1. Completely air-dry frozen slides with sections for 10 - 15 min at room temperature, lodge the slides in a staining tray, and put the tray in a staining trough.
  2. Stain for 1 min with hematoxylin.
  3. Lay the staining trough under a fairly weak tap water jet for 10 min to wash out the hematoxylin.
  4. Immerse the slides for 5 min in 95% ethanol, if an alcoholic solution of eosin will be used (skip this step in case of an aqueous eosin solution).
  5. Counterstain for 1 min with eosin solution.
  6. Rinse with water to eliminate excessive eosin solution.
    Note: Optimal timing of staining with either hematoxylin or eosin should be defined for each new batch.
  7. Dehydrate the samples in a graded ethanol series: 50% and 70% (a few seconds each). Rapidly immerse in 95% ethanol, followed by 2 changes in 100% ethanol, 5 min each.
  8. Clear in 2 changes of xylene, each 5 min or longer. This step must be carried out under a chemical hood.
  9. Mount the slides with a xylene-based mounting medium, applying a few drops of mounting medium on the slide and covering with a coverslip. The mounting medium can also be applied to the coverslip and the coverslip put on the slide.
    1. Avoid forming air bubbles between the slide and the coverslip. To eliminate air bubbles, keep the slide vertical (after mounting) and squeeze out the excess mounting medium and air bubbles by gently pressing on the coverslip with blunt forceps (or a similar blunt tool).
  10. Keep the slides under the hood for a few hours or overnight to let the xylene evaporate completely before proceeding to the analysis.
  11. Perform the morphological and morphometric analysis of H&E-stained regenerating muscle sections by using non-overlapping serial images of at least one whole muscle section per mouse. Capture images with a bright-field microscope, with 20X magnification.
    Note: A minimum number of 5 mice is recommended to obtain statistical significance of the measurements.
    Note: Image analysis software is available for this purpose, such as the free download software ImageJ (http://imagej.nih.gov/ij/).

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Representative Results

H&E staining allows for the evaluation of the morphology of the regeneration process at specific time points during skeletal muscle regeneration. Figure 3 shows the time course analysis performed on injured TA muscles of wild type mice. Muscles have been isolated at 3, 7, 15, and 30 days after CTX injection, as schematized in Figure 3A. Representative pictures of H&E-stained transverse sections show the dynamics of skeletal muscle repair over time (Figure 3B-E). At day 3 after injury, the structural architecture of the muscle is completely destroyed, and both degenerated myofibers (necrotic area) and mononucleated cells are clearly visible (Figure 3B). This heterogeneous group of cells mainly consists of transient amplifying satellite cells (myoblasts), inflammatory cells recruited from blood11, and interstitial and endothelial cells that participate in the regeneration process, which is triggered at the site of injury. In this context, new regenerating myofibers are generated by fusion and differentiation of myoblasts. The main feature of the regenerating area is the presence of small basophilic myofibers with centrally located nuclei and a dark-stained cytoplasm (Figure 3C). At this stage, inflammation is still visible, although it progressively decreases. The size of regenerating myofibers increases over time, giving rise to eosinophilic regenerated myofibers characterized by centrally located nuclei (Figure 3D, E). The regenerated myofibers are visible at later stages of regeneration and until the end of the process. The healthy myofibers appear highly organized and close to each other, with a pink cytoplasm and with the nuclei placed at the periphery of the fibers, under the sarcolemma. These myofibers are usually present far from the site of CTX injection and injury, and they more rarely represent areas where the regeneration is definitively complete. Indeed, regenerated fibers are characterized by the presence of centrally located nuclei that move to the periphery only several months after injury.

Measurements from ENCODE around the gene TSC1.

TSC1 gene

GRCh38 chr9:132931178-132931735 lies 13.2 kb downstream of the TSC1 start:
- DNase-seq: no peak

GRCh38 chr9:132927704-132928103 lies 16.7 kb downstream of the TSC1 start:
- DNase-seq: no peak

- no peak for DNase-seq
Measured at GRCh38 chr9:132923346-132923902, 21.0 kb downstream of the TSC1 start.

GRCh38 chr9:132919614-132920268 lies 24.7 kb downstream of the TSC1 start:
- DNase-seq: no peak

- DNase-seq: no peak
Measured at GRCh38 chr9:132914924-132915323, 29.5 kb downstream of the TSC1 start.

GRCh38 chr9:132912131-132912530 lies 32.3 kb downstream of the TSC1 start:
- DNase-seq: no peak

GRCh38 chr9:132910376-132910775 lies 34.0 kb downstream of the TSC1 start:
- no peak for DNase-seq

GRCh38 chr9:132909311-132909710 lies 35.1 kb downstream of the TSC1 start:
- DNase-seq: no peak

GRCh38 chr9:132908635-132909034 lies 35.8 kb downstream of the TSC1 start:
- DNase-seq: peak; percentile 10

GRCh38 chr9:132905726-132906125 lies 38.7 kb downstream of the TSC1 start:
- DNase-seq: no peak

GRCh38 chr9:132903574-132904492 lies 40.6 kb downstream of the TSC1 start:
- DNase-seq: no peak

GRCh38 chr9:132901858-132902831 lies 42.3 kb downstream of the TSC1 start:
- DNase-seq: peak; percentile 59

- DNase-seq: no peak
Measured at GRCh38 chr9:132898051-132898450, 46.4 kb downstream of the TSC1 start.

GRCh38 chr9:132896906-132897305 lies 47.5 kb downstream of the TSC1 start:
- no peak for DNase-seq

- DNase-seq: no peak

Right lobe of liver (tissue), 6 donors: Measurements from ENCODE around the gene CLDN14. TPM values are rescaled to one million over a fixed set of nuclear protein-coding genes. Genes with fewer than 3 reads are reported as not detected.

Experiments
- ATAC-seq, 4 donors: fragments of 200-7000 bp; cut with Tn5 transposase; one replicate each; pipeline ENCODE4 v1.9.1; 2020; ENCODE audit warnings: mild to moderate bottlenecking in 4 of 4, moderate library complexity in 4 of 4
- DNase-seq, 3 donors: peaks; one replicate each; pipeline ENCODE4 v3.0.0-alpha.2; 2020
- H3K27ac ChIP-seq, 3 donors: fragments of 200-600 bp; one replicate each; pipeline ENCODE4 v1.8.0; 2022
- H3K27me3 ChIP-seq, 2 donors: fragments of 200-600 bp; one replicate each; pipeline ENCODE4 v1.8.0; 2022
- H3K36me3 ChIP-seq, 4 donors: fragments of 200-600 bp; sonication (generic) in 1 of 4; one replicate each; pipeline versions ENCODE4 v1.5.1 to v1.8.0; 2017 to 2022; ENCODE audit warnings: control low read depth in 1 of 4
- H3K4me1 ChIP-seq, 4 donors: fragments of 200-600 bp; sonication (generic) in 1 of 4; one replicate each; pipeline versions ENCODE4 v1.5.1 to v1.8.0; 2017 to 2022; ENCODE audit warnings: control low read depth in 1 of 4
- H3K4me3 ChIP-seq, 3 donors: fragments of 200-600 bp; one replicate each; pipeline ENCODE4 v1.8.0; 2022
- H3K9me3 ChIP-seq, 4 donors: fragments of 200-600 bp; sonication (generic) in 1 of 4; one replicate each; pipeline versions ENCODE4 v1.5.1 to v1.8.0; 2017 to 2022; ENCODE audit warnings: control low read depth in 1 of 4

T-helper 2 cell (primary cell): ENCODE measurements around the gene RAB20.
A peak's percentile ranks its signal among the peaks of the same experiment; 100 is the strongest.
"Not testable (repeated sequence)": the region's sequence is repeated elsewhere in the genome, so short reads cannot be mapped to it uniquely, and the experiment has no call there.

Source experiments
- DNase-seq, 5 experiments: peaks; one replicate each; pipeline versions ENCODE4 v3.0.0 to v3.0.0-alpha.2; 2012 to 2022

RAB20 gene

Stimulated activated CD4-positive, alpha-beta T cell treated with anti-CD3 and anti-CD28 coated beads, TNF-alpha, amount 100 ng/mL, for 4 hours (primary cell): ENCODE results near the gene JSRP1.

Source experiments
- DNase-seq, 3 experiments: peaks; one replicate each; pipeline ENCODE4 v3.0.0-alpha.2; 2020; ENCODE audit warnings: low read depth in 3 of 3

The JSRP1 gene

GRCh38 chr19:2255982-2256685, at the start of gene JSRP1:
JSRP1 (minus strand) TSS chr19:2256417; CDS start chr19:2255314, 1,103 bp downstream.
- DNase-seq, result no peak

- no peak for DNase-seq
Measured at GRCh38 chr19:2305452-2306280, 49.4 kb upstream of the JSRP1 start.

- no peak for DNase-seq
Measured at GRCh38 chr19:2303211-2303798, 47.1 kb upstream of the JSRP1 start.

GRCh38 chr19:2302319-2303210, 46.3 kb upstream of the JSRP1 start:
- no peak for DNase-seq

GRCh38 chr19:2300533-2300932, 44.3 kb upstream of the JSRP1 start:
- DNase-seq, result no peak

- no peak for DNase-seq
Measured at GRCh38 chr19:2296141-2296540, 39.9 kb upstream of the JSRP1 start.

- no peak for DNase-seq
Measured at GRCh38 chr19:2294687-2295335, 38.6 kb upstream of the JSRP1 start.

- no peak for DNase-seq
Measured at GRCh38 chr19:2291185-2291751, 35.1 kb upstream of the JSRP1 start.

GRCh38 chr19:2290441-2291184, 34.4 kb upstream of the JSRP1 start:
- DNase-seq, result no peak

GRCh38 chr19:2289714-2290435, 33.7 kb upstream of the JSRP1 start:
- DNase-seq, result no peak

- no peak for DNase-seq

Digital images of the stained muscle sections are captured by adding the scale bars for spatial calibration, which is necessary to accurately measure the areas of interest by outlining the contours of the interested areas. The measurement of the myofiber cross-sectional area (CSA) is a reliable morphometric analysis, which is widely used to quantify the differences in the regeneration trend between different groups of mice. This analysis requires the measurement of areas of centrally nucleated myofibers, including at least 500 and up to 1,000 fibers per section. Both the average of the regenerating and regenerated myofiber areas and the Gaussian distribution of these areas are indicators of the regeneration process. Increased myofiber CSA is generally associated with an improved and/or accelerated regenerative response. On the contrary, failure of proper regeneration is associated with a decrease in CSA. Here, we reported the myofiber CSA analysis, indicated as both the average (Figure 3F) and distribution (Figure 3G) of myofiber CSA at different time points. The analysis highlights how the distribution of myofiber areas changes over time and how the CSA shifts towards larger-sized fibers as the process of regeneration proceeds.